Diets are, at best, temporary fixes to long-term problems. As a society we know this is true. Dieting among Americans is at an all-time low, while the proportion of Americans who are overweight is at an all-time high. We have largely given up on diets.

Only about 20 percent of us told the market research firm NPD Group a year ago that they were on a diet. Yet the most recent count by the U.S. Centers for Disease Control and Prevention shows that 69.2 percent of us are overweight.

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Beginning Anew With Diabetes

February 16th, 2014 · No Comments

Each of us has the opportunity every day to begin life anew. But we usually grab that chance only at the beginning of the year. This is the time for resolutions. We make our resolutions in January, but to avoid breaking them in February, we have to accept where we are and know where we want to go.

The key to resolution success is to set our sights low. When we focus on one goal for one resolution, we are much more likely to achieve success than if we adopt the usual scattershot approach. We can concentrate on only a limited number of objectives at one time. That’s why people who meditate generally focus on the breath alone.

Take, for example, the very common resolution of losing weight this year. If we decide that we want to lose a lot of weight, exercise more, stop smoking and drinking, and get along with our mother-in-law, all at the same time, we are setting ourselves up for failure. That’s the main reason studies show that we generally keep on track for one month just 55 percent of the time, and for six months only 40 percent of the time.

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A Christmas Gift to People with Diabetes from Polymer

February 15th, 2014 · No Comments

The best way that we have to check our A1C level will live after all. In September I reported here in “The Key Diabetes Test Bites the Dust” that Bayer Diabetes Care would stop making the A1CNow device at the end of this year.


At that time I asked a Bayer spokesperson whom I had known for years if Bayer might sell the facility that makes the A1CNow device to another company. “Our business plans are confidential,” she replied.

But yesterday, December 23, Polymer Technology Systems Inc. in Indianapolis, Indiana, announced that “it has acquired the A1CNow family of products from Bayer Diabetes Care.” The announcement was a brief, six-paragraph press release to PR Newswire, and I have not been able to reach anyone at Polymer.

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Twin Diabetes Highs: Blood Pressure and Blood Sugar

February 14th, 2014 · No Comments

In December, a panel of experts released new guidelines regarding when people over 60 should take drugs to reduce their blood pressure. But the guidelines for those of us with diabetes remain the same.

The panel of 17 academics reported its findings in the Journal of the American Medical Association, after reviewing data from the last five years. The full text of its report, “2014 Evidence-Based Guideline for the Management of High Blood Pressure in Adults,” is free online. It concluded that people over 60 need to keep their blood pressure below 150/90, rather than the 140/90 level previously recommended.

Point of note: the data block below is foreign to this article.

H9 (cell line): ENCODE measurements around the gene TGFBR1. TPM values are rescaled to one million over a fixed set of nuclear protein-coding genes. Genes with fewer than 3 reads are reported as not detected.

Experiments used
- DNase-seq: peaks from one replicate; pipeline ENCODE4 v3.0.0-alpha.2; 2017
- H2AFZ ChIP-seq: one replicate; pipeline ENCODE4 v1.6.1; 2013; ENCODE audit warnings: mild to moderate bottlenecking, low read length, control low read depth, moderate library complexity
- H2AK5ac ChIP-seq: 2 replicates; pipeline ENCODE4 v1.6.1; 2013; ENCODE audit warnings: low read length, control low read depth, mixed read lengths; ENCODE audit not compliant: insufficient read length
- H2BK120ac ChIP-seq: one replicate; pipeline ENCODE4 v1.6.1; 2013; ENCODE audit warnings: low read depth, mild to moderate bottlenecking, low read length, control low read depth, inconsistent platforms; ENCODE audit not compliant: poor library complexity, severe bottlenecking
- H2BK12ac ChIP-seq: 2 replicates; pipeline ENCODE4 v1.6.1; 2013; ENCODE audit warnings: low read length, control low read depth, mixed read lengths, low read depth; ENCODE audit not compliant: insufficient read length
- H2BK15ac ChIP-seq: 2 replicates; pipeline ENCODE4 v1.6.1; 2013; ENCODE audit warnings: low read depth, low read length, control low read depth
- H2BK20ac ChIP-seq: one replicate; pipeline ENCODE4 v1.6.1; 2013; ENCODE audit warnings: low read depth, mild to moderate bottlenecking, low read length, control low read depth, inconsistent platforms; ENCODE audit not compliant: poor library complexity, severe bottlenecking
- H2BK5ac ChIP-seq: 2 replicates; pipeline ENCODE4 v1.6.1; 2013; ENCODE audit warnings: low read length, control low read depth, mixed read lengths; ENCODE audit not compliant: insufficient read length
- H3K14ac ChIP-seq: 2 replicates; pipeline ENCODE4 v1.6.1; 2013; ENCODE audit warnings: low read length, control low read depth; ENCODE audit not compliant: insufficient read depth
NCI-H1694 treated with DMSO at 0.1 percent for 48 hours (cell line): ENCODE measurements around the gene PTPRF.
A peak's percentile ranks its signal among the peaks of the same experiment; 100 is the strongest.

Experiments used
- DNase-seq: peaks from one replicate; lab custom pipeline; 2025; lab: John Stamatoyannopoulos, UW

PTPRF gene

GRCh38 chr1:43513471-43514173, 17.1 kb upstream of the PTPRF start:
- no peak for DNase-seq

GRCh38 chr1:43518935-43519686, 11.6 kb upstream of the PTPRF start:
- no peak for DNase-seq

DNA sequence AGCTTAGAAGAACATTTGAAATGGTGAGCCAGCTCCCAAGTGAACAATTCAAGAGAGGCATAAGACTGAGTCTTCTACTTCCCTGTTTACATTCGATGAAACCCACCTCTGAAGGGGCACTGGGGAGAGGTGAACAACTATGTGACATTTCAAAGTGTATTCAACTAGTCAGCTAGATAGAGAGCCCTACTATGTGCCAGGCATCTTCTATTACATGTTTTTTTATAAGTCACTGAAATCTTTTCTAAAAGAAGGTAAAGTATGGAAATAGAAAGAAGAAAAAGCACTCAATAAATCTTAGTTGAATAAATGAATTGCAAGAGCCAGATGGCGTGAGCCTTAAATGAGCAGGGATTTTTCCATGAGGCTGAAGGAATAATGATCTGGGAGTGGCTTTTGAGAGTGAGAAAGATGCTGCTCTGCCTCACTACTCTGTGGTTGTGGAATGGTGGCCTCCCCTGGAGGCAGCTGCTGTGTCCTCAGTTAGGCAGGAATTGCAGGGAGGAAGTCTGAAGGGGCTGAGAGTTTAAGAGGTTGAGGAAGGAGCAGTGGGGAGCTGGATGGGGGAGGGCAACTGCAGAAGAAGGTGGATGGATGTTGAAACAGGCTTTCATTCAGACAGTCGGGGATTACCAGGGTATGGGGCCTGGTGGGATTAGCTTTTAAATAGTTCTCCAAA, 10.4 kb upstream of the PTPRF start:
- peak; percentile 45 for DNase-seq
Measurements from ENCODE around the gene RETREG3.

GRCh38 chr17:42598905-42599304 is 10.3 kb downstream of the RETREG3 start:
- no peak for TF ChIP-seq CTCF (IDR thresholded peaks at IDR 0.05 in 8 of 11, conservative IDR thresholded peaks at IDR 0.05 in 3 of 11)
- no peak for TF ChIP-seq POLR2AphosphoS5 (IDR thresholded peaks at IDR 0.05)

The guideline for people with diabetes remains at 140/90, meaning a systolic blood pressure of no more than 140 and a diastolic pressure of less than 90. The systolic pressure reflects the pressure on our blood vessels when our hearts contract, while the diastolic number reflects the pressure when our heart relaxes between beats.

This is actually less stringent than some experts had previously recommended. Many doctors tell those of us with diabetes to keep our blood pressure at a level no higher than 120/80.  And if we don’t, they will tell us to take our medicine, usually angiotensin-converting enzyme inhibitors (ACEIs) or angiotensin receptor blockers (ARBs).

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The Dawn Phenomenon: A Diabetes Puzzle Solved

February 13th, 2014 · 13 Comments

The dawn phenomenon is one of the most disturbing challenges for those of us who have diabetes. Many of us wonder about the puzzle of why our blood sugar level spontaneously rises during the last hours of sleep each night.

This has also mystified our doctors and medical researchers, so much that they have published at least 187 articles in the professional literature during the past three decades since the first study of the subject appeared. But four new studies by European researchers just published in American professional journals have shown a bright light that clarifies the major questions we have had about the dawn phenomenon. We now know who gets it, how bad it is, how much it impacts our A1C levels, and how to prevent it.

Whether you have type 1 or type 2 diabetes you are likely to have the dawn phenomenon. However, dawn levels among people who don’t have diabetes rise only slightly, if at all, “because they secrete insulin to prevent it,” according Francesca Porcellati, MD, and her associates at Italy’s University of Perugia. Their study, “Thirty Years of Research on the Dawn Phenomenon: Lessons to Optimize Blood Glucose Control in Diabetes,” appears in the December 2013 issue of Diabetes Care, a professional journal of the American Diabetes Association. The full-text of this study is free online.